> p5.js says: It looks like arc() received an empty variable in spot #5 (zero-based index). If not intentional, this is often a problem with scope: [https://p5js.org/examples/data-variable-scope.html]. [https://p5js.org/reference/#p5/arc]

Similar to file loading error messages, the FES first provides a short error case summary with a location, and then provides additional resources that may be useful for debugging.

3. Wrong parameter type

In a similar vein, FES also checks parameter types. In this scenario, I’m trying to draw an arc but gave wrong parameter type, String, instead of the required parameter type, Number. FES generates a message summarizing this with a link to the function’s documentation:

> p5.js says: arc() was expecting Number for parameter #0 (zero-based index), received string instead. [https://p5js.org/reference/#p5/arc]

Once the error is corrected, the console messages disappear:

4. Object parameters and multiple parameter formats (+ an example for developers)

FES not only supports type checking for JavaScript’s default types (Boolean, String, Number, Array, and undefined) but also objects by checking the object’s name parameter. This means on the p5 developers’ side, whenever they are creating a new class for p5 they need to declare an object’s name parameter, e.g.:

p5.newObject = function(parameter) {
this.parameter = ‘some parameter’;
this.name = ‘p5.newObject’;
};

In addition, FES supports having multiple parameter formats in a function if they are defined in the function’s inline documentation. FES looks up inline documentations to check parameters, which also serve as the direct source for p5.js’s official web documentation.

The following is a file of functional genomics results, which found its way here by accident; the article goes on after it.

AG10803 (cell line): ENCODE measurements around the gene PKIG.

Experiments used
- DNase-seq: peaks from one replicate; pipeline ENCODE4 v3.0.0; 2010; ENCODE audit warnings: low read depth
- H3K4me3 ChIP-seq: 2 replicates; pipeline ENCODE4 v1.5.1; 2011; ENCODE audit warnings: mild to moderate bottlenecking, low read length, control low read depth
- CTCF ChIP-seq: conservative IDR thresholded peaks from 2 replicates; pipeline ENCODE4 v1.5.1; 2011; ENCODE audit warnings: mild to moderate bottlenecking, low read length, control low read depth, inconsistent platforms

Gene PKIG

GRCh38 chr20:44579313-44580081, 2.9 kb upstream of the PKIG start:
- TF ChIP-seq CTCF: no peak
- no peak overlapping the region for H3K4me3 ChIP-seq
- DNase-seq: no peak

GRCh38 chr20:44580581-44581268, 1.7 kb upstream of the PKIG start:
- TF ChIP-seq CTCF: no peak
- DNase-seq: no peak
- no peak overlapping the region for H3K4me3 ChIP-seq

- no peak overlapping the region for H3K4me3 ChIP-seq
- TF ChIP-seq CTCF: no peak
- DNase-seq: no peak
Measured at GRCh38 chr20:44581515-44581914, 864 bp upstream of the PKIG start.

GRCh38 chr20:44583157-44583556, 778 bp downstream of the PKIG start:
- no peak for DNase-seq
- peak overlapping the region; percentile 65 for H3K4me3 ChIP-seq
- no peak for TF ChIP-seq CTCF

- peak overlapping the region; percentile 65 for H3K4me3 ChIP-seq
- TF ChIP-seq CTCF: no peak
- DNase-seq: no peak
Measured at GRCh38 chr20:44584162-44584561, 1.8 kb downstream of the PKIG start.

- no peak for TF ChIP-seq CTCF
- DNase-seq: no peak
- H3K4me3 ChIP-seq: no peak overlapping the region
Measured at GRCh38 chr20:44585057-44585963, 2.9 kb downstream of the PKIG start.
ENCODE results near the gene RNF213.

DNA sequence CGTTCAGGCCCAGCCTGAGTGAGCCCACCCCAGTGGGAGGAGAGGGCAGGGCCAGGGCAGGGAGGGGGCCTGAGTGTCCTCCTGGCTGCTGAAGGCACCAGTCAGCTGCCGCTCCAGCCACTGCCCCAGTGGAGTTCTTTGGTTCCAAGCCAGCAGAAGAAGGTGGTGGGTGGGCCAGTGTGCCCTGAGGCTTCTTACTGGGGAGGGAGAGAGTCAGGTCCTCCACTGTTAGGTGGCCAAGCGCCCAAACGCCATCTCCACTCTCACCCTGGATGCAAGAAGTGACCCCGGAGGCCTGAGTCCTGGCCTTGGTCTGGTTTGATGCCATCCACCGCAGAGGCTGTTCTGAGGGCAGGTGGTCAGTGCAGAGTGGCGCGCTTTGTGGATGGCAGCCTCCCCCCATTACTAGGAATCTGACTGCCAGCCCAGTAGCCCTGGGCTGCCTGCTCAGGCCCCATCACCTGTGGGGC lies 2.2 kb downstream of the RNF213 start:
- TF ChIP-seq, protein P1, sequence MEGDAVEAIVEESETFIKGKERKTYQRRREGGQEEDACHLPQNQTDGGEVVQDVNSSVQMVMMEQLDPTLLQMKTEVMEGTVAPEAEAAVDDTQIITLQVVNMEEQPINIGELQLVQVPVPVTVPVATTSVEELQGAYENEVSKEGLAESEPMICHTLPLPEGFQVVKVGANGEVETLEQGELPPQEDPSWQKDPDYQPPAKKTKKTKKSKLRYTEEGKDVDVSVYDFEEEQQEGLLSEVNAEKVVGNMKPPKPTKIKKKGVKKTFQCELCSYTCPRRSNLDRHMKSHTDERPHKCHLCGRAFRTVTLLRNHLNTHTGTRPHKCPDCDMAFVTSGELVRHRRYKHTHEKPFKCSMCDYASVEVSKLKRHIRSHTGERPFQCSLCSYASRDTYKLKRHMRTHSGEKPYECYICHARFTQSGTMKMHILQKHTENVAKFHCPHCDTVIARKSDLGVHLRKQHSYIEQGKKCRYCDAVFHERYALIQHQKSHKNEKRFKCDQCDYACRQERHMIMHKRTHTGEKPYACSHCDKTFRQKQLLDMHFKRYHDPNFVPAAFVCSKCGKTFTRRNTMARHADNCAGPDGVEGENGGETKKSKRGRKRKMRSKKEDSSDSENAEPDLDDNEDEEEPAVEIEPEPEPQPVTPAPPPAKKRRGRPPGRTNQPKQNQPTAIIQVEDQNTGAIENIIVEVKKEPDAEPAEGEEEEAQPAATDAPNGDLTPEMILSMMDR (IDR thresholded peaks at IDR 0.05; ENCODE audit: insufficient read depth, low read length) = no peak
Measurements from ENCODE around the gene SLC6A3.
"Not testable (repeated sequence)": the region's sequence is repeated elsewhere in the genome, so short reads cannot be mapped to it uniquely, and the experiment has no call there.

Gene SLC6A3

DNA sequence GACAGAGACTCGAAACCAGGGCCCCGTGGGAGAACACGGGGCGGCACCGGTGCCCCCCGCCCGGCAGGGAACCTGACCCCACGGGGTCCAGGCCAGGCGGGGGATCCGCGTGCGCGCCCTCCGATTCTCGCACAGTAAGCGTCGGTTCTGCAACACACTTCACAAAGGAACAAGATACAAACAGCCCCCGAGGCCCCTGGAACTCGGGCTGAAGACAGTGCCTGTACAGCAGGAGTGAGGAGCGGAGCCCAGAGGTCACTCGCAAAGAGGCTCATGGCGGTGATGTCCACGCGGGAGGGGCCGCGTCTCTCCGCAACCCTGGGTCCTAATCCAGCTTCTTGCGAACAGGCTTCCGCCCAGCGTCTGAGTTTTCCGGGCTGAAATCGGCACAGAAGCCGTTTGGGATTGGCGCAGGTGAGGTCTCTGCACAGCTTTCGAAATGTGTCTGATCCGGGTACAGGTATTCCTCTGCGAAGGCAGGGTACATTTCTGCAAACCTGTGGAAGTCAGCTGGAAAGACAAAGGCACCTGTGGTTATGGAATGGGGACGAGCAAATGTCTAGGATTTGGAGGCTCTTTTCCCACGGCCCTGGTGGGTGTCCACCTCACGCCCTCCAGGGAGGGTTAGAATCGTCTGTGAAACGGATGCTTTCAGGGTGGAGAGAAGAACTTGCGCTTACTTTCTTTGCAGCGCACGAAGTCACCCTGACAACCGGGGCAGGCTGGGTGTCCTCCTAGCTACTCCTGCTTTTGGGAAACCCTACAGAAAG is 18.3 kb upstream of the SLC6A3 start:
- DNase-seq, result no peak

For example, let’s take a look at ambientLight() function. This function accepts multiple type formats, with one format case requiring p5.Color object as the first parameter.

Inline documentation for ambientLight() with four supported parameter type formats (left), which gets rendered into the p5.js web documentation (right).

Here is an example on how to use p5._validateParameters(). This is one of the FES’s unit tests running on Bracket’s local server (shown inside Chrome Developer Tools):

FES is yet implemented in ambientLight(). However, we can test behaviors of p5._validateParameters() in action by calling it with the function’s name and a sample parameters array:

p5._validateParameters(‘ambientLight’, [c]);

As a result, the parameter array had passed the validation test and we get no FES message in the console.

For more detailed guidelines on developing with p5._validateParameters(), please take a look at the p5.js FES wiki page.

5. Known limitations (!)

FES still has false negative cases. These are usually caused by the mismatch between designs of the functions with actual usage cases. For example, drawing functions are originally designed to be used interchangeably in 2D and 3D settings, and this can cause problems. Specifically, let’s consider a case where we try to draw a 3D line with:

var x3; // undefined
line(20, 20, 100, 100, x3, Math.PI);

This missing parameter case will escape FES, because there is an acceptable parameter pattern (Number, Number, Number, Number) in line()’s inline documentation (no pun intended) for drawing in 2D setting. This also means the current version of FES doesn’t check for the environmental variables such as this._renderer.isP3D.

FES still has room for improvement, especially in terms of their clarity and precision for describing the detected errors. For future works, it would be a great idea to continue work on identifying more error cases (possibly in conjunction with outreach programs and workshops) and making the code more accessible for wider demographics (e.g. Internationalization). We hope that FES, which appears like a small gesture, can build up a powerful inertia toward creating a more open, inclusive community.

Show your support

Clapping shows how much you appreciated Processing Foundation’s story.